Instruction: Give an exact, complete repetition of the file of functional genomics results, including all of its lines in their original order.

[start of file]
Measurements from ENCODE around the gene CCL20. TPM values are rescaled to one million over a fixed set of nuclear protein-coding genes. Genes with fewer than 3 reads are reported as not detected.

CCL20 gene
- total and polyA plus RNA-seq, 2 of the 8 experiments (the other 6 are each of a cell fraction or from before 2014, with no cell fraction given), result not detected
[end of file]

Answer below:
Measurements from ENCODE around the gene CCL20. TPM values are rescaled to one million over a fixed set of nuclear protein-coding genes. Genes with fewer than 3 reads are reported as not detected.

CCL20 gene
- total and polyA plus RNA-seq, 2 of the 8 experiments (the other 6 are each of a cell fraction or from before 2014, with no cell fraction given), result not detected